Anthonette Cayedito lived in Gallup, New Mexico, with her mother Penny, and her two younger sisters, Wendy and Sadie. The 9-year-old was nicknamed “Squirrel” and her favorite color was purple. Loved ones described her as a devoted girl who was wise beyond her years and had a caregiver's heart; by age six, Anthonette was already cooking for her sisters and taking care of them while Penny worked.
On April 5, 1986, Penny hired a babysitter to look after her daughters while she went to Talk of the Town Bar with friends. Penny returned home at midnight, sent the babysitter home, and fell asleep around 3 am after talking with Anthonette, who she allowed to stay up late that night.
It was at 7 am the following day while Penny was waking her children up for Sunday School that she first realized Anthonette wasn’t in her bed, let alone in the house. She reported her daughter missing at 11 am but a search didn’t begin until the next day; the Amber Alert didn't exist yet and the authorities refused to file a missing persons report until 8 hours had passed.
“We went looking for her around the house, nothing. I didn’t start panicking until we checked with all the neighbors, went to every house and nobody had seen her.” — Penny Cayedito
Wendy, who was 5 at the time, claimed there was a knock at the front door shortly after 3 am but she ignored it. A few minutes later, there was a second knock. This time, Anthonette got up while Sadie and Wendy remained in bed. When the fourth-grader asked, “Who’s there?” a man responded, “Uncle Joe.” Anthonette opened the door only to be taken by two strange men and put into a brown van.
Wendy later told the police she didn't recognize the men. The girls did have an uncle named Joe, however, he was ruled out as a suspect. An intense city-wide search was called off after just 5 days. Anthonette's disappearance is the FBI's oldest missing Indigenous persons case in New Mexico.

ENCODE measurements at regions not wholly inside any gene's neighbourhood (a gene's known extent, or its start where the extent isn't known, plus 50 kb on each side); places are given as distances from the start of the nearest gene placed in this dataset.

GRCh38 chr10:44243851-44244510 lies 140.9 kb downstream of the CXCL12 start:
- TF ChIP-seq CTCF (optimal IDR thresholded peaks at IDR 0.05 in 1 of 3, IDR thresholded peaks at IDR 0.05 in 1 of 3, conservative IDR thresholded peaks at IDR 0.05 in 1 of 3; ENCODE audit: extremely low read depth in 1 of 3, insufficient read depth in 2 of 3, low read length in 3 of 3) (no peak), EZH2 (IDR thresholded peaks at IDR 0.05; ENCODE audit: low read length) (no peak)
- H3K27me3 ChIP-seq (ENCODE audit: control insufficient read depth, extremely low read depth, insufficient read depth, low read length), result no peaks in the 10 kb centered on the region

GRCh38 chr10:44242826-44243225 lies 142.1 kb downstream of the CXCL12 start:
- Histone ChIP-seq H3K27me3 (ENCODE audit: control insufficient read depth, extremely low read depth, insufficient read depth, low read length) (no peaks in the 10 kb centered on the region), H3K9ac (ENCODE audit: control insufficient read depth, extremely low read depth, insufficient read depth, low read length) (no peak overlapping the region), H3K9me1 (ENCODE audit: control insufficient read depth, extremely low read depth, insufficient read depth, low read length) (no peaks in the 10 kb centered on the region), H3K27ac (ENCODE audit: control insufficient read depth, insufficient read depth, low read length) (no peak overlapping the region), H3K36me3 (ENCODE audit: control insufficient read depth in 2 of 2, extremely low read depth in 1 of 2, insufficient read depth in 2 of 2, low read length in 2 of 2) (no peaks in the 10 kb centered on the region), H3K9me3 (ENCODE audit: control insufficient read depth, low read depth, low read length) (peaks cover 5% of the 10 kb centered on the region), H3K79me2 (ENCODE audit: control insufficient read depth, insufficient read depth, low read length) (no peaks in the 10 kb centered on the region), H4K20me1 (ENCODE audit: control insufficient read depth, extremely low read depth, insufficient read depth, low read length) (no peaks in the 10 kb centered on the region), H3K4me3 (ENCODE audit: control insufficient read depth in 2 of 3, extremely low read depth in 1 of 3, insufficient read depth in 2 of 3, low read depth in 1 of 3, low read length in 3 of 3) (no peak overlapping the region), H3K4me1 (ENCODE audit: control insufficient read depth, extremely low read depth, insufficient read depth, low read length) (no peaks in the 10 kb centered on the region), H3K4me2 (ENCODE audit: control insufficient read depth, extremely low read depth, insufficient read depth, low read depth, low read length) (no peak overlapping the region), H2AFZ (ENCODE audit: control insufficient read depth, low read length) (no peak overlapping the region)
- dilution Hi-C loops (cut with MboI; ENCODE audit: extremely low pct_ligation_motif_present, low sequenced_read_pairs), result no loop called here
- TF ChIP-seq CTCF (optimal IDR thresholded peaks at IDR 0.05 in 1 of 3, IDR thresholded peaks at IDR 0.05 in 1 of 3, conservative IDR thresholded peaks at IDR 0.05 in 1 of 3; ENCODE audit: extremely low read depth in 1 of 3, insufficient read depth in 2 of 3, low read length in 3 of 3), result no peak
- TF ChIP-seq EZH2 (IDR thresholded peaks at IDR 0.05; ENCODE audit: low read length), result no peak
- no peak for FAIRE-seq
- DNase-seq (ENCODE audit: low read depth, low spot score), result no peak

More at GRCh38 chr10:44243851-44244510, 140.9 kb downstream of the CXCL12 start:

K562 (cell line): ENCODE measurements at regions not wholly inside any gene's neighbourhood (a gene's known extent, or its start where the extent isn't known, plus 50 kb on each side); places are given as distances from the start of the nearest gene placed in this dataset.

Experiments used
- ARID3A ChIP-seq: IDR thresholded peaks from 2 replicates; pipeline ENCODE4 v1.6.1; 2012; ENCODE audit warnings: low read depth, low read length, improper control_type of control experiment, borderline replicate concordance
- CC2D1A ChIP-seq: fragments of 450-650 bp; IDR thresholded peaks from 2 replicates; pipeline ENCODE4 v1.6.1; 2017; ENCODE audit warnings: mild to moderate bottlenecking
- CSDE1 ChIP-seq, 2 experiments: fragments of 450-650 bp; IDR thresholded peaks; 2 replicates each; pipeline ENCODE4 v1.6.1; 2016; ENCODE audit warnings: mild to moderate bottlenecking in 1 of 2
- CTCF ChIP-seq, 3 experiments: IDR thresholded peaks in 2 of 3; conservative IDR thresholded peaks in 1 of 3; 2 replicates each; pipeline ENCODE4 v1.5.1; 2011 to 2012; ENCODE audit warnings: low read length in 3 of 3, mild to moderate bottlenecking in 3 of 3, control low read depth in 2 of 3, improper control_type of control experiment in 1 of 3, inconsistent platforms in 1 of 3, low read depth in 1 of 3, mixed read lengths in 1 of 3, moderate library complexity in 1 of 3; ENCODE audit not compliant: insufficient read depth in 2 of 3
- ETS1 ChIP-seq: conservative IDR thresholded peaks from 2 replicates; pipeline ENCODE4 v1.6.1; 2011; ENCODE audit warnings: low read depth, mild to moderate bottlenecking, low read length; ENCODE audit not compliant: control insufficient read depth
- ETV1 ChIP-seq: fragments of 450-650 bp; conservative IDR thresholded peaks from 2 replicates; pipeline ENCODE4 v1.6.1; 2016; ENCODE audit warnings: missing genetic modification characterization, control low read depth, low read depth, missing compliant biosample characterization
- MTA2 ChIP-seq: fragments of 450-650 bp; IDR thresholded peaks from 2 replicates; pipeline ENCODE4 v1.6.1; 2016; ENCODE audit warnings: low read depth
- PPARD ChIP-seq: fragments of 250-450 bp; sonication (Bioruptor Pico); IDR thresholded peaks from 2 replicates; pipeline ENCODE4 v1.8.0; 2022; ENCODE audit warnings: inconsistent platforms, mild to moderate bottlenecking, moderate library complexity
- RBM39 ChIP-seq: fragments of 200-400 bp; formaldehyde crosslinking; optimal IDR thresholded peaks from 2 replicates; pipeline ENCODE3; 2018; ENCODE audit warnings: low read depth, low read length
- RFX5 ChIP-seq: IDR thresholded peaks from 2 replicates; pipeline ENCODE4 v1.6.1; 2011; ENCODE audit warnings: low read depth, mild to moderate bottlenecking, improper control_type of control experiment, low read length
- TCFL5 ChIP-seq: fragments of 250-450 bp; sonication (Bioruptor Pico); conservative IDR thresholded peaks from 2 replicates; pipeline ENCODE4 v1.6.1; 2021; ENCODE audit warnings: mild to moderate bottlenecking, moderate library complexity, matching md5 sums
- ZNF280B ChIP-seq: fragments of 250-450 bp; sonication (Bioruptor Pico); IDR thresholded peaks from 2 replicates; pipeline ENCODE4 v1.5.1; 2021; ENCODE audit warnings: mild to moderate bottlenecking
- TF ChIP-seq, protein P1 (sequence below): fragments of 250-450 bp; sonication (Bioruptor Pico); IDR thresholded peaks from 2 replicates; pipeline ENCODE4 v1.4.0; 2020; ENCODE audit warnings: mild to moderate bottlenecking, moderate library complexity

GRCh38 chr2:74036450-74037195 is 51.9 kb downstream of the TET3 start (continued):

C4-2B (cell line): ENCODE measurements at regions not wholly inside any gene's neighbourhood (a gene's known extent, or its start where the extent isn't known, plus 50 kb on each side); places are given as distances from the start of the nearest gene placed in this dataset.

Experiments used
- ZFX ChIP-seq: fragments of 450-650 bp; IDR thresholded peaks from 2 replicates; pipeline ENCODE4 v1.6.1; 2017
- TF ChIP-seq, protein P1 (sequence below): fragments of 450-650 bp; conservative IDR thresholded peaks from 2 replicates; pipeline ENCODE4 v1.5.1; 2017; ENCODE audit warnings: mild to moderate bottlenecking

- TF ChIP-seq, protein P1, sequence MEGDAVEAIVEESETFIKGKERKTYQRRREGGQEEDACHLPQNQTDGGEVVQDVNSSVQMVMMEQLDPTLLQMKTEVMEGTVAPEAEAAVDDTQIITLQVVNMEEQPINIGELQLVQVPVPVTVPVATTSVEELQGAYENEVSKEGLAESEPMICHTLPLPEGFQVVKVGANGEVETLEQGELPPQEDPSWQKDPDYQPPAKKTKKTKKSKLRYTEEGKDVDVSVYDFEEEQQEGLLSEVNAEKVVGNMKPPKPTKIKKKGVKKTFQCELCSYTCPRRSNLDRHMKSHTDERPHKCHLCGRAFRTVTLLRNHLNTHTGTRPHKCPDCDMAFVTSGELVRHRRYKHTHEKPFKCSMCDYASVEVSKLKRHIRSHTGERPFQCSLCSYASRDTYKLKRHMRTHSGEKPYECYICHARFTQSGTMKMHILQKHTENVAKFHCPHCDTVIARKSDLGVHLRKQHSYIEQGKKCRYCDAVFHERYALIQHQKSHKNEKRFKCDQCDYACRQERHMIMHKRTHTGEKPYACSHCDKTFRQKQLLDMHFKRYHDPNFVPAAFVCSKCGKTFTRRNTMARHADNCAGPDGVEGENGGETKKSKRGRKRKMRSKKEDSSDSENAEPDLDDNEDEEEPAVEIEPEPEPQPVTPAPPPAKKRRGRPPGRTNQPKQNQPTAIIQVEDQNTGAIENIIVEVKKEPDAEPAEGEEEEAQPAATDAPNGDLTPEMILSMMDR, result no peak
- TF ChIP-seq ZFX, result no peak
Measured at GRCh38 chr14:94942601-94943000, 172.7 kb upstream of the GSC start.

A neighbor saw a man park a brown truck with New Mexico license plates outside the Cayedito home and approach the front door between 6:30 and 7 am that morning. She was unable to provide a description of the man and Penny claimed she didn’t know anyone who owned a brown van or truck.
A year later, the Gallup Police Department received a bizarre call. A girl claimed to be Anthonette and said she was being held against her will in Albuquerque. Suddenly, a man was heard shouting, “Who said you could use the phone!” There was a scream and then the line went dead.
The last reported sighting of Anthonette took place in 1991. A waitress at a Carson City, Nevada restaurant reported that a disheveled couple came in with a young girl who appeared to be in distress. The child continuously threw her utensils on the floor and each time the waitress picked them up, she squeezed her hand. After they left, the waitress found a napkin underneath the girl’s plate which read, “Help me! Call police.”
Penny failed a polygraph regarding Anthonette's whereabouts and she was named a suspect. The authorities believed that she had additional knowledge - unfortunately, she passed away in 1999.
“I listened to that tape over and over and over. And just by the way she says her last name, And the way she screamed, sent chills all over my body. A mother knows and I know that was her.” — Penny Cayedito
Anthonette was of Navajo and Italian descent. At the time of her disappearance, she was wearing a pink knee-length nightgown and may or may not have been wearing glasses. She was 4'7" and 55 lbs with brown hair and brown eyes. Anthonette would be 45 today. If you have any information, call Gallup Police Department at 505-863-9365, case# 0006–86, or submit an anonymous tip here.